Jim’s Notes

Business Cycles and Short-term Stability

Business Cycle

Irregular growth of GDP

Based on changes in real GDP

Common to capitalist market economies

Technical Components of Business Cycles Using Real GDP Growth

Points:

Peak
Trough

Two phases

Expansion
‘Recovery’
a long term trend of expansion rising above previous peaks is a ‘boom’
Contraction
‘Recession’

Prolonged decline is ‘recession’

Slow growth (slower than population) sometimes called ‘growth recession’ or ‘stagnation’

‘Depression’

no formal, technical definition

very severe contraction in economy, often 10% decline or more

often very prolonged, sometimes covering a period of multiple recessions with inadequate recoveries

often results from or part of a financial ‘panic’ or financial/banking system crisis

very common in 19th and early 20th century

uncommon after Great Depression of 1930’s

Policy Goal: Cyclical Stability

Success:

Contractions (recessions) are

mild
short
infrequent

Expansions

long
stronger growth rate than population growth (increases per capita GDP)
sustainable growth rates (not too high)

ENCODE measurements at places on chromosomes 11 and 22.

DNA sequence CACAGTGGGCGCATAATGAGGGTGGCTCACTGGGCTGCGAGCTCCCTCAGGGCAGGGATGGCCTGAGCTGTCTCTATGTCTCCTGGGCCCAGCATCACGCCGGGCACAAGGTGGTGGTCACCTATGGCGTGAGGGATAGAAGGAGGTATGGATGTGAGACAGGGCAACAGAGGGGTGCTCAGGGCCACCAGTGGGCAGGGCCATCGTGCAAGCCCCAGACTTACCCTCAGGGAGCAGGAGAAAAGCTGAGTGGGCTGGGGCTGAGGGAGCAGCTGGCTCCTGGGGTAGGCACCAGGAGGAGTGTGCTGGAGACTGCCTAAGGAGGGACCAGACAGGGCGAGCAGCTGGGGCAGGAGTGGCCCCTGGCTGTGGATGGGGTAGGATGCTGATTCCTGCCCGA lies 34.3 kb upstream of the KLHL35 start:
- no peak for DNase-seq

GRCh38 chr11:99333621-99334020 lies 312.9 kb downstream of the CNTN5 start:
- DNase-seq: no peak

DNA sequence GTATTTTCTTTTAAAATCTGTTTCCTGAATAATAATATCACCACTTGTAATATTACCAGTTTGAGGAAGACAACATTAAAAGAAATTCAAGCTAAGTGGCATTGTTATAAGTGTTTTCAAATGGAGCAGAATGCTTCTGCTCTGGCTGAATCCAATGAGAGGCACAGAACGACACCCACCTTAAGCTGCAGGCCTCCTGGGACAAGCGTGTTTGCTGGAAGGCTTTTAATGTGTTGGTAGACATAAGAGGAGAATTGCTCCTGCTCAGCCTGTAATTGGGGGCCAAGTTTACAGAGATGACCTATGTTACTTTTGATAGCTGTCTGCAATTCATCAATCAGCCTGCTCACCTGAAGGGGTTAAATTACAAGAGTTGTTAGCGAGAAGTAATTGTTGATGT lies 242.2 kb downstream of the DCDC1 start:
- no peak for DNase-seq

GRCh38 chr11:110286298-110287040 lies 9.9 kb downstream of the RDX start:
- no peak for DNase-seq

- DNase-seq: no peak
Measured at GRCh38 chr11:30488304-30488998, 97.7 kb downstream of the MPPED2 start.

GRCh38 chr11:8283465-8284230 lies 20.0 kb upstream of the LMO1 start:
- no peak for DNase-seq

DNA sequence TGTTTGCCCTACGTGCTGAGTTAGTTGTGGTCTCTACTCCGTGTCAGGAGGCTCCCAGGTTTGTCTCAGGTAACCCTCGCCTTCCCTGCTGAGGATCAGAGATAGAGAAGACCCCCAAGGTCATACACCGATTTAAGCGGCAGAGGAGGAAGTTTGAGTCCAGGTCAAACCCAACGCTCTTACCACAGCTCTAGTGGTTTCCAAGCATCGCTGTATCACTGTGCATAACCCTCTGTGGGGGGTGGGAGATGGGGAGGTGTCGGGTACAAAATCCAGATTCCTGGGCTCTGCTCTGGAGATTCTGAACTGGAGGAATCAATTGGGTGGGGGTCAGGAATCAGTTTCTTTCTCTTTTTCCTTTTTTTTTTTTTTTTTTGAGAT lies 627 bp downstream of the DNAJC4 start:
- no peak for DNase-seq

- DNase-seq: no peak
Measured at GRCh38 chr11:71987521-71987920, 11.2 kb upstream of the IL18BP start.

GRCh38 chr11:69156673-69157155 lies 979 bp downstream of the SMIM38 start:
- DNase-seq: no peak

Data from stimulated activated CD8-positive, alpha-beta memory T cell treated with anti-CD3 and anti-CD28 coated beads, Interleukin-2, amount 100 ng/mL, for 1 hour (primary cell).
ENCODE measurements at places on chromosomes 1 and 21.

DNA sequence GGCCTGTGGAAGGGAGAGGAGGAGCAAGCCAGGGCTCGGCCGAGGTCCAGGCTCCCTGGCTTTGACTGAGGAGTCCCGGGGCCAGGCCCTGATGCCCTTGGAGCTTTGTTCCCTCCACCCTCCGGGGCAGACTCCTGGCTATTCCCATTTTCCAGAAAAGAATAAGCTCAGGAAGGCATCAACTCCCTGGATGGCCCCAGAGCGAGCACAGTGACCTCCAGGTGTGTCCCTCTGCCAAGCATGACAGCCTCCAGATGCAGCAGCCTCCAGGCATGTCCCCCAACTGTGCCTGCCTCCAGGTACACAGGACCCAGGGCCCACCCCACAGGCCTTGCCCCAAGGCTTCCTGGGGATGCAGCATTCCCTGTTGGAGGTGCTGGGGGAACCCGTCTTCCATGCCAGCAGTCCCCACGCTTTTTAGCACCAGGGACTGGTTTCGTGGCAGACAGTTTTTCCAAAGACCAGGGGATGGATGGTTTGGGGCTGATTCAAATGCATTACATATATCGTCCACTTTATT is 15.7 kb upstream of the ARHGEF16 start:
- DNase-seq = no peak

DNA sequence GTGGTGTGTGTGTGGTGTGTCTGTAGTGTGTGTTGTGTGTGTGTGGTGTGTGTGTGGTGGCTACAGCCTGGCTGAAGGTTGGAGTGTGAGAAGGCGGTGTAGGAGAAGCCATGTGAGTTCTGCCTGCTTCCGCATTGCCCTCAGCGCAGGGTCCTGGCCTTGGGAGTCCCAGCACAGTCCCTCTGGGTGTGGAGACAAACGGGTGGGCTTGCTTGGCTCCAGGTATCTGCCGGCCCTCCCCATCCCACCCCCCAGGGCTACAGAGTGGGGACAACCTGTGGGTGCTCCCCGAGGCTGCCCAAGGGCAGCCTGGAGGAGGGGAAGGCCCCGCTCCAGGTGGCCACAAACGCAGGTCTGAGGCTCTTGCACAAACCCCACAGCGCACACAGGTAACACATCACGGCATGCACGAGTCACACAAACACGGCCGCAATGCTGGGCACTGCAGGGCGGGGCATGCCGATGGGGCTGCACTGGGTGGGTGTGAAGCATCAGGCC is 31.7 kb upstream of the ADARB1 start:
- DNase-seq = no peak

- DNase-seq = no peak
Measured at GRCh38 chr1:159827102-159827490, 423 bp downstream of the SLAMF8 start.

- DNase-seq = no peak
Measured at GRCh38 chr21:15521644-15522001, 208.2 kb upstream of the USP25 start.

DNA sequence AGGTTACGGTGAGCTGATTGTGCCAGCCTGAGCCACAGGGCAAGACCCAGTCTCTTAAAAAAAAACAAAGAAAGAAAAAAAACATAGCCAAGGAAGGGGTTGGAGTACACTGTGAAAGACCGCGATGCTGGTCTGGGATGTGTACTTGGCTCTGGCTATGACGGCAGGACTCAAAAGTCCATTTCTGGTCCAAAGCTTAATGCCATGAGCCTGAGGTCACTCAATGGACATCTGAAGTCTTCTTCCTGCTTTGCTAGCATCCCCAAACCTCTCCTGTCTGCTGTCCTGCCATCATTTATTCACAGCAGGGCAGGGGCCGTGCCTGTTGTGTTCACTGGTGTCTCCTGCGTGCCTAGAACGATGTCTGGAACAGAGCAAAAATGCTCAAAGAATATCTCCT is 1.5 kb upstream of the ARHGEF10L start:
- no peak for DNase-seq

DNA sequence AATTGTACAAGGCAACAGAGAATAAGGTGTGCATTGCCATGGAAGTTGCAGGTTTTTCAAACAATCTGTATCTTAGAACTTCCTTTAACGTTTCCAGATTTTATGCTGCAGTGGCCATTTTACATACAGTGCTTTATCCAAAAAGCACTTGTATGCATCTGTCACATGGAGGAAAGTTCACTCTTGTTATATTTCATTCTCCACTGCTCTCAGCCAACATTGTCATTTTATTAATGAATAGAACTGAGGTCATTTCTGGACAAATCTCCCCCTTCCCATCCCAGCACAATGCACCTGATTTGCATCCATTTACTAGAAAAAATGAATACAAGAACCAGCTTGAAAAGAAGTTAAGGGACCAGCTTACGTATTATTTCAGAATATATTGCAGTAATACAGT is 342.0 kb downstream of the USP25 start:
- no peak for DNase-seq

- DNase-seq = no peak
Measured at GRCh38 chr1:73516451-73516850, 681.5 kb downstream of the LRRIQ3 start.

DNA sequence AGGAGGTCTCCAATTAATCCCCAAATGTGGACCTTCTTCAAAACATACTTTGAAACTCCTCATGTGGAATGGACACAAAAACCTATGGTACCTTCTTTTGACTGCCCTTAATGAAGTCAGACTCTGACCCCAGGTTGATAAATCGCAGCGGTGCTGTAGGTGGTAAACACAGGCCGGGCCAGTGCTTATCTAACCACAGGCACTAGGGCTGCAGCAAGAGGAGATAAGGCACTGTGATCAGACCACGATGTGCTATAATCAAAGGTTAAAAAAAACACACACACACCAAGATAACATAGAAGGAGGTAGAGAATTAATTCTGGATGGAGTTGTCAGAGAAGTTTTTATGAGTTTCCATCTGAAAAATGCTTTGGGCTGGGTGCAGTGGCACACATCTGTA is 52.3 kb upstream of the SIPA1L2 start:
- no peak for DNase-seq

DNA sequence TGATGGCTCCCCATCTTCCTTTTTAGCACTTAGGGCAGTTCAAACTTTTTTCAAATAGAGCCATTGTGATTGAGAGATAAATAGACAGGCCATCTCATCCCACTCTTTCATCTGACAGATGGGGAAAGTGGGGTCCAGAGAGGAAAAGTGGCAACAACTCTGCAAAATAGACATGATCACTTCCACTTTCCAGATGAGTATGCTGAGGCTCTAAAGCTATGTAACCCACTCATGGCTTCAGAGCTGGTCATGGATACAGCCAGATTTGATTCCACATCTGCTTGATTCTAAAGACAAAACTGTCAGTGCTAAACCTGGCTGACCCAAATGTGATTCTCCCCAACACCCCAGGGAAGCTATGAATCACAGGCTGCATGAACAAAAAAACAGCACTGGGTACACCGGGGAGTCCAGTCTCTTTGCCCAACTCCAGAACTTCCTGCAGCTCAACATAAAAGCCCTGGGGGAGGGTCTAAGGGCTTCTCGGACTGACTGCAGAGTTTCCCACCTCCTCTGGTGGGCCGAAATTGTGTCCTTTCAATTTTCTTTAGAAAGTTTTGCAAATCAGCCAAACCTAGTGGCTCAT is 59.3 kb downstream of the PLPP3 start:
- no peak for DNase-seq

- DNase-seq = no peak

Cyclical Policy Tradeoffs:

Inflation vs. Employment

Phillips curve controversies

Why Theory Matters – History and Evolution of Theories

Market Economies: Observations and History

Business cycle (18th-21th century):

Short periods of high unemployment, followed by burst of deflation

Rapid growth and war followed by inflation

Great Depression (1920-30’s)

Deflation + Unemployment

Continuous/rising inflation (post WWII)

Stagflation (1970’s)

‘Great Moderation’ 1980’s-2007

Great Recession / Little Depression 2007-present

Evolution of Macro Economic Theories

Diagram of evolution of Macro theories

ideological foundations of stable/laissez faire – stable with policy – unstable w/ policy – unstable

Inflation vs. unemployment – the apparent balancing act